Panasonic Develops Industry-First Multi-Mode Wireless Communication Technology for M2M Sensor Networks

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Panasonic Develops Industry-First Multi-Mode Wireless Communication Technology for M2M Sensor Networks

Panasonic Corporation today announced that it has developed a new wireless communication technology for M2M (Machine-to-Machine) sensor networks[1], where devices communicate with each other in an autonomous way without human intervention.

This technology is based on a single chip of LSI that can simultaneously detect multiple wireless communication standards, which differ from one country to another or in the target applications. Multiple communication modes are integrated by sharing the software of same functions and reducing the amount of signal processing in microcomputer. As a result, engineers can design and develop wireless modules that are small but can operate for an extended period of time. The newly-developed technology makes it easier to connect disparate devices and helps accelerate the spread of wireless sensor networks[2], contributing to achieving a society with a safe, secure, convenient and comfortable living environment.

Panasonic multi-mode wireless communication technology moduleCurrently, different modes of wireless communication are used in different countries and regions for connecting devices to sensor networks. The new multi-mode wireless communication technology integrates multiple receiver circuits required for each individual wireless mode into a single one, enabling devices to be connected easily and stably each other regardless of operation frequencies and wireless standards. With a smaller area, the same as the receiving part of conventional single-mode wireless chip, multi-mode wireless LSI can support up to three different wireless modes at a time. The new LSI helps create a small and power-saving wireless module that will continue to operate for around 20 years on the battery.*2

The new technology has the following features.

  • 1. Ability to be used in various devices and/or machines, independent of wireless standards and operation frequencies.
  • 2. Reduction in the receiver power consumption of the whole module by 55% (compared with Panasonic’s existing products) that enables 20-year battery operation¹.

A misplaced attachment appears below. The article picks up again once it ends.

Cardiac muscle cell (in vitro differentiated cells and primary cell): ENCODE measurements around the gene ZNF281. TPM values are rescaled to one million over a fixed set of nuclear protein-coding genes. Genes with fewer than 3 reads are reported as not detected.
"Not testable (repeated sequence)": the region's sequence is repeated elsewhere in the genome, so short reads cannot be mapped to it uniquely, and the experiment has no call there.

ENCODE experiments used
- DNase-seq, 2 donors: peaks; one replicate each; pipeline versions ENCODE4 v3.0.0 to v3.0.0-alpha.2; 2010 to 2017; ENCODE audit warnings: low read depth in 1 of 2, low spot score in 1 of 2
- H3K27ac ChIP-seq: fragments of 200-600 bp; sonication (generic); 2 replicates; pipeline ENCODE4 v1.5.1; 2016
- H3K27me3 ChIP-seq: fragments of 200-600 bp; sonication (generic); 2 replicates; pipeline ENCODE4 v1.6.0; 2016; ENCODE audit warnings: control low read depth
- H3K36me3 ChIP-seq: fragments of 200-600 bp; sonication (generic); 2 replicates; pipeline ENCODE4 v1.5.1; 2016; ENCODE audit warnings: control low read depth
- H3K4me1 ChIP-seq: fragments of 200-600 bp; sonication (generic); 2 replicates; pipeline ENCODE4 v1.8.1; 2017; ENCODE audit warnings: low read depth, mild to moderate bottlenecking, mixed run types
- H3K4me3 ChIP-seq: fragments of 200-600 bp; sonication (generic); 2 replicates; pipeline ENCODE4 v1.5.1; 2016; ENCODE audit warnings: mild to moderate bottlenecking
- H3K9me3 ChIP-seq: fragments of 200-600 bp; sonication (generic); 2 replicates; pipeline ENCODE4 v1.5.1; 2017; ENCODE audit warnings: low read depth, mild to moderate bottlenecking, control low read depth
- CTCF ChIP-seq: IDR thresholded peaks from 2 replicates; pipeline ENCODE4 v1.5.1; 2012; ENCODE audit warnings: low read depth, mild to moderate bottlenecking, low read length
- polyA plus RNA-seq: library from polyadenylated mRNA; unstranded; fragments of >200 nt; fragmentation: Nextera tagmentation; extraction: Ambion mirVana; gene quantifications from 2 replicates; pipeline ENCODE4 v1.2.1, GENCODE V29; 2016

• 3. A small multi-mode wireless LSI having the same size as a conventional single-mode one, enabling downsizing of wireless modules.

This multi-mode wireless communication technology includes the following technologies.

  • 1. Multi-mode technology that reduces both power consumption and memory capacity requirement based on frequency detection by hardware and unified control by common software for multiple wireless operation modes.
  • 2. Receiver power reducing technology that enables 20-year battery operation while supporting multiple wireless modes, which is achieved by intelligently controlling voltage supplies and generating high rate internal clocks from low rate clocks to minimize circuit current.
  • 3. Wireless LSI miniaturizing technology which reduces the size of coils in oscillator circuits and eliminates filters used in analog-to-digital converters.
    Panasonic holds 26 Japanese patents and 19 overseas patents (including pending) related to this technology.

Development of this technology was supported in part by the “Research and Development for Expansion of Radio Spectrum Resources” program of The Ministry of Internal Affairs and Communications, Japan. A field test starts today at The ICT Incubation Laboratory in Research Center for Advanced Science and Technology, the University of Tokyo.

Notes:
¹: When used in a smart meter or HEMS child device and receives and transmits information every 30 seconds using a 1200mAh industrial-use lithium-ion battery.

Technical Terms:
[1] M2M (Machine to Machine) sensor network: A network where devices in it communicate with each other without human intervention. The devices may send information, make control and provide services to each other automatically.

[2] Wireless sensor network: A wireless system where various sensor data are transmitted through wireless communications. The sensor data may include temperature, humidity, brightness and power consumption at home.

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